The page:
As Congress planned to defenestate Mr. Trump, his supporters have predicted further attacks starting this weekend. An FBI bulletin obtained by the US media warned that armed groups were seeking to target Washington, all 50 state capitals and federal courthouses across the country. An “identified armed group” aiming to strike the nation’s capital threatened a “huge uprising” if Mr Pence invoked the 25th Amendment, the bulletin said.

In pro-Trump online forums, users promoted a nationwide day of action on January 17, followed by a “Million Militia March” when Mr. Biden was sworn in on January 20. Some of the messages called on people to bring weapons.

The National Guard announced Monday that it would send up to 15,000 troops to Washington. The National Park Service has closed public access to the Washington Monument near the White House until January 24. Washington Mayor Muriel Bowser, who described the storming of Capitol Hill as an “unprecedented terrorist attack,” has asked the Department of Homeland Security to revoke all public assembly permits for the next two weeks.

Internet companies decided to shut down forums where new attacks were being discussed. After rioters on Capitol Hill openly spoke of an armed insurgency on Speak – a social media app used by the far-right – Amazon kicked the site off its servers over the weekend, forcing it to go offline.

Mr Biden said Monday he still plans to be inaugurated outside the Capitol rather than relocate to another location. “I’m not afraid to take the oath outside,” the president-elect told reporters in Newark, Del.

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Mr Biden said he was working with congressional leaders to find a way for the Senate to pass his platform while simultaneously leading Mr Trump’s trial. The President’s previous trial in the Senate, which resulted in the acquittal, lasted 20 days. “Can we spend half a day dealing with the impeachment, and half a day getting my people appointed and confirmed in the Senate, as well as [pandemic relief] package? Said the president-elect.

Republican Senate Leader Mitch McConnell has signaled that the Upper House will not take up the matter until the day before Mr. Trump leaves at the earliest, making his resignation from power extremely unlikely. But Democrats are determined to continue the process in the hopes of preventing Mr. Trump from running again.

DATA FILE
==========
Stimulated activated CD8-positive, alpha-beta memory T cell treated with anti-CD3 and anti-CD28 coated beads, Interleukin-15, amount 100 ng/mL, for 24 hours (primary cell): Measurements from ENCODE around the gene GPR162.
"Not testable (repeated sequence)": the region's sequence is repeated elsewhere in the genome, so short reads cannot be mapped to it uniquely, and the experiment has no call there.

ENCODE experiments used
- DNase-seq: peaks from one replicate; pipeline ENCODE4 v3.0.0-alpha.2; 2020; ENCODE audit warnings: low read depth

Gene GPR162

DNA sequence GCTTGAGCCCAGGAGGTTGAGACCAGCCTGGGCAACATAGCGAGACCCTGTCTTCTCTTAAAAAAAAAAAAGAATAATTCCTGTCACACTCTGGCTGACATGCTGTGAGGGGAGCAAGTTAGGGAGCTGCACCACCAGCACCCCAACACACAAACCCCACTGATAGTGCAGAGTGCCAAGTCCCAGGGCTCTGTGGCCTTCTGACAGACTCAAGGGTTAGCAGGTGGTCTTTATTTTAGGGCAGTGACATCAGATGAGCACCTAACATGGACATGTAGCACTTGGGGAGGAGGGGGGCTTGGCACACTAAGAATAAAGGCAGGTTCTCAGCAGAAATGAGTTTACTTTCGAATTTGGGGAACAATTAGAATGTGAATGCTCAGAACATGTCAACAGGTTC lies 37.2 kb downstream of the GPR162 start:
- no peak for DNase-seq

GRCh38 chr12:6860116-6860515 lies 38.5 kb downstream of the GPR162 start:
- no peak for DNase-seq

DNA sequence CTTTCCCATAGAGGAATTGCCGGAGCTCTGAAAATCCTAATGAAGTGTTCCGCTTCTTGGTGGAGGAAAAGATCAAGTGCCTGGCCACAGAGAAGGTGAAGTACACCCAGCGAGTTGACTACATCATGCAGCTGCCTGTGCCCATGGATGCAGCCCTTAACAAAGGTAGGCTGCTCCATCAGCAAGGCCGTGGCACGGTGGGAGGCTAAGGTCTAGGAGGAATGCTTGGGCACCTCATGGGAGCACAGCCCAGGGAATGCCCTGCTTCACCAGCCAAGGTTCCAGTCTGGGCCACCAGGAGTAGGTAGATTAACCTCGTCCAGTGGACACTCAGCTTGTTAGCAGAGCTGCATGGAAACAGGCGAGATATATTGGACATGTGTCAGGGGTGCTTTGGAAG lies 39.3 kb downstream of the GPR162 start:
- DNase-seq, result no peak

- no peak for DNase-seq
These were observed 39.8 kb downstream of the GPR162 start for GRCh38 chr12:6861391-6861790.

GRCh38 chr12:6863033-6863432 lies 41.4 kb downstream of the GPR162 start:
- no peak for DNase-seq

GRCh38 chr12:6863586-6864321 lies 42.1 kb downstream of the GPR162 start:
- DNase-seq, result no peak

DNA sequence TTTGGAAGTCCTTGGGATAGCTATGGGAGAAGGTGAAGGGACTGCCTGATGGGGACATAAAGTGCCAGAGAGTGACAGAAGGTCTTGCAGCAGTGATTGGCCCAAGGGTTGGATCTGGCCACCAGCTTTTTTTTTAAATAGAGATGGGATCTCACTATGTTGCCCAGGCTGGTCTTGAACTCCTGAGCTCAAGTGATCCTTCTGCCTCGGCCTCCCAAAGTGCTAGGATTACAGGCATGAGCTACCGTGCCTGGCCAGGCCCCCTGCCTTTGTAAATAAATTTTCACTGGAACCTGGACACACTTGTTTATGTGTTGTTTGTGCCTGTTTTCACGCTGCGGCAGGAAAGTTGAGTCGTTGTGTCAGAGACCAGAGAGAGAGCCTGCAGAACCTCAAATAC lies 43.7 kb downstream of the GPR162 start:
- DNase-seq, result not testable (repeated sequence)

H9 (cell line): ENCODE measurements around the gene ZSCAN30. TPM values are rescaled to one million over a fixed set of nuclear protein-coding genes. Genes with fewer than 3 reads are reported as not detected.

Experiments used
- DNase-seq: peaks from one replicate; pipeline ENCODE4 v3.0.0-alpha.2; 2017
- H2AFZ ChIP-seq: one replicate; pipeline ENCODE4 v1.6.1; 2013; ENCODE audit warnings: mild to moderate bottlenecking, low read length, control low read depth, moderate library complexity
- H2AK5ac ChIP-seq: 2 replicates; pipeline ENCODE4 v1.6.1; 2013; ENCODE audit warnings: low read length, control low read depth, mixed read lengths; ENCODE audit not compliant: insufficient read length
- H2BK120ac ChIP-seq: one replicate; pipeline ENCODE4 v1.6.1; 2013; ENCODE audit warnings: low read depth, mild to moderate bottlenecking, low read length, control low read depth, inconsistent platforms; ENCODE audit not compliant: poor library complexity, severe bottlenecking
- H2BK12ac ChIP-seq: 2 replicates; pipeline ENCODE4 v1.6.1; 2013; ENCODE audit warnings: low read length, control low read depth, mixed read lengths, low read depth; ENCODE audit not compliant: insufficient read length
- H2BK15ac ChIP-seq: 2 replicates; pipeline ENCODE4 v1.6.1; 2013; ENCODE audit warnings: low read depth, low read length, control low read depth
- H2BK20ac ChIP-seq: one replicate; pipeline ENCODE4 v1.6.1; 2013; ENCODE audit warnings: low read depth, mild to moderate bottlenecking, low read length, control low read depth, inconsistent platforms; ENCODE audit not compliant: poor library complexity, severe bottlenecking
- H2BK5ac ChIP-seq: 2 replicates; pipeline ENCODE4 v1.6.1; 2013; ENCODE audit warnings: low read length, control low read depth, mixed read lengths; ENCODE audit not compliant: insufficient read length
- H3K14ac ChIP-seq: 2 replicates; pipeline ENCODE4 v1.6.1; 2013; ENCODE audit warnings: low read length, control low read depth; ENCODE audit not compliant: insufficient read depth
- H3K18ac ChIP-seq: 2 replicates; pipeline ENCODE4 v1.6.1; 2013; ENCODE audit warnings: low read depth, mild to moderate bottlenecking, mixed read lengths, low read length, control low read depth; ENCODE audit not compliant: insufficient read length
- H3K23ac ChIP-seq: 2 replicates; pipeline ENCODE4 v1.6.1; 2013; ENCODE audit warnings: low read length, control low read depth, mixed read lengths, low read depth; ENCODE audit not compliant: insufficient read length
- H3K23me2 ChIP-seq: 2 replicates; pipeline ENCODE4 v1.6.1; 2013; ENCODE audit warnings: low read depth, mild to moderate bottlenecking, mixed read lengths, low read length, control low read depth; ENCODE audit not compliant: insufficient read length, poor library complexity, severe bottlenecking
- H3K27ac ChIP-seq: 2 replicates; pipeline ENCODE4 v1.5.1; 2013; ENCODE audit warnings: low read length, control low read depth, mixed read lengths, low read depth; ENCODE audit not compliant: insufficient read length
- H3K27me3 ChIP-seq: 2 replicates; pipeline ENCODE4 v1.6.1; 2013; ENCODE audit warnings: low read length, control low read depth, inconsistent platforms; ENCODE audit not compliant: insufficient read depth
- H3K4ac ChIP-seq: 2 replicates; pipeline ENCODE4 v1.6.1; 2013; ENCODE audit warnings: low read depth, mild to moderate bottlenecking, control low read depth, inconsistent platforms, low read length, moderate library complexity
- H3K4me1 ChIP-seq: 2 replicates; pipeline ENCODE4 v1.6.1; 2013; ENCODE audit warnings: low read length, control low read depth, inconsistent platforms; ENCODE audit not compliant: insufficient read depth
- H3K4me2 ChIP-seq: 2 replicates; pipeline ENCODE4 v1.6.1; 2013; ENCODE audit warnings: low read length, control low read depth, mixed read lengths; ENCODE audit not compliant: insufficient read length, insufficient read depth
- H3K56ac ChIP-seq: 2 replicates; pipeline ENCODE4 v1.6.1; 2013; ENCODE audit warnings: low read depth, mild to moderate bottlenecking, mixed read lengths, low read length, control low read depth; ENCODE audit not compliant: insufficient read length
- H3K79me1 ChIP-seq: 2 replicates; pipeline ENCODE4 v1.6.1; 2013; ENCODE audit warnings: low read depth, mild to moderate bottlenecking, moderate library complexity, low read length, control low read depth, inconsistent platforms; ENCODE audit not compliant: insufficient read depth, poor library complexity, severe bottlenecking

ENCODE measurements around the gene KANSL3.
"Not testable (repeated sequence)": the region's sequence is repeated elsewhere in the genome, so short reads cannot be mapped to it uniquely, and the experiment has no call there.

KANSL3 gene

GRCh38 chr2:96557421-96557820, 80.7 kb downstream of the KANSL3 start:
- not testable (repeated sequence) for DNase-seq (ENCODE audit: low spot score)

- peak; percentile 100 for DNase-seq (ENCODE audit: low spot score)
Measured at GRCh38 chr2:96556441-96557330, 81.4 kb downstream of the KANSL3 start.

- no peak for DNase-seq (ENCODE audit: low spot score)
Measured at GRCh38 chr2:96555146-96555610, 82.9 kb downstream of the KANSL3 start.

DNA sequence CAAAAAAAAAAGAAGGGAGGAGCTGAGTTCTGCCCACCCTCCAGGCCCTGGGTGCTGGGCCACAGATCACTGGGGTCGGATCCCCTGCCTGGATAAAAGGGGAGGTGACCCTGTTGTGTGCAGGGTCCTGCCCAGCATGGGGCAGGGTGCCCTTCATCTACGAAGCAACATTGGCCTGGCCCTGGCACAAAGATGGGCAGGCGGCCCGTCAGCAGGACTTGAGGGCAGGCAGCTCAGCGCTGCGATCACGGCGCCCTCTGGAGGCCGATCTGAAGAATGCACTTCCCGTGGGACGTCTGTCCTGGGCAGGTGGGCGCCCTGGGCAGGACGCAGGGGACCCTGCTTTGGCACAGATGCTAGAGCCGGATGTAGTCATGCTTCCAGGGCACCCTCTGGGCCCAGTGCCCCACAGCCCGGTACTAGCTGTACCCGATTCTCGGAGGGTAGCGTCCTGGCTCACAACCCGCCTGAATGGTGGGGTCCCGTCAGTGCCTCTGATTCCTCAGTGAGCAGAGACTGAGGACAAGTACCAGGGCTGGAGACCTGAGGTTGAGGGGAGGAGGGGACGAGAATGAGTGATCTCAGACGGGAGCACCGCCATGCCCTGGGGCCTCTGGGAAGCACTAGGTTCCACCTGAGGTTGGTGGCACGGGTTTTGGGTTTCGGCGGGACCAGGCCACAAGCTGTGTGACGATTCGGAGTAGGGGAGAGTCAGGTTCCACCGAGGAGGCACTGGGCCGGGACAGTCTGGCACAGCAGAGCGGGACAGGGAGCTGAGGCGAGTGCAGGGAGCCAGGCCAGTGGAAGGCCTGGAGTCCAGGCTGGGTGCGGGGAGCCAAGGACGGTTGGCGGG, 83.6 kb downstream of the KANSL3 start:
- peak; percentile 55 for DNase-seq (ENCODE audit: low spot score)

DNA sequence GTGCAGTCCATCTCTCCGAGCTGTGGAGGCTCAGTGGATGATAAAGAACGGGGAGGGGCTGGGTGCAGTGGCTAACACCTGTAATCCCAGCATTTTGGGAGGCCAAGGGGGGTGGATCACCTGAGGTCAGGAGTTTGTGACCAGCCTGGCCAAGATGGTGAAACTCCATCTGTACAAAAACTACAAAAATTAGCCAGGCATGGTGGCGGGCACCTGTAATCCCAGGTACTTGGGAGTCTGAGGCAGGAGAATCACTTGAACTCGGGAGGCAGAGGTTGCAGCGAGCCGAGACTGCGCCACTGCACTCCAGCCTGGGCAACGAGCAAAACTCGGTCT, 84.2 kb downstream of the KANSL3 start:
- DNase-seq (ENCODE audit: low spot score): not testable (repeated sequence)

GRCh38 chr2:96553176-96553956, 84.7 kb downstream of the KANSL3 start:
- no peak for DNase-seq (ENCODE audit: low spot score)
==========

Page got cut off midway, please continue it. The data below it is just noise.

Congressman Jim Clyburn suggested on CNN on Sunday that the House could vote to impeach Mr. Trump, but wait 100 days before sending the matter back to the Senate. This would give Mr Biden time to have his cabinet candidates confirmed by lawmakers and pass priority legislation before the Senate is tied to the trial.

So far, only a handful of Republicans have called on Mr. Trump to step down. Pennsylvania Senator Pat Toomey joined his Alaska counterpart Lisa Murkowski on Sunday in calling on the president to step down. “That’s the best way to go, the best way to get that person in the rearview mirror,” he told CNN.

Nebraska Senator Ben Sasse and Illinois Congressman Adam Kinzinger – the two Republicans – also said they were open to impeachment.

Under the provisions of the 25th Amendment, the Vice-President may declare the President “incapable of discharging the powers and duties of his office”, with the agreement of the majority of the cabinet or other body appointed by the Congress. In such a scenario, Mr. Pence would assume the powers of Mr. Trump until Mr. Biden takes over.

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With a report from Reuters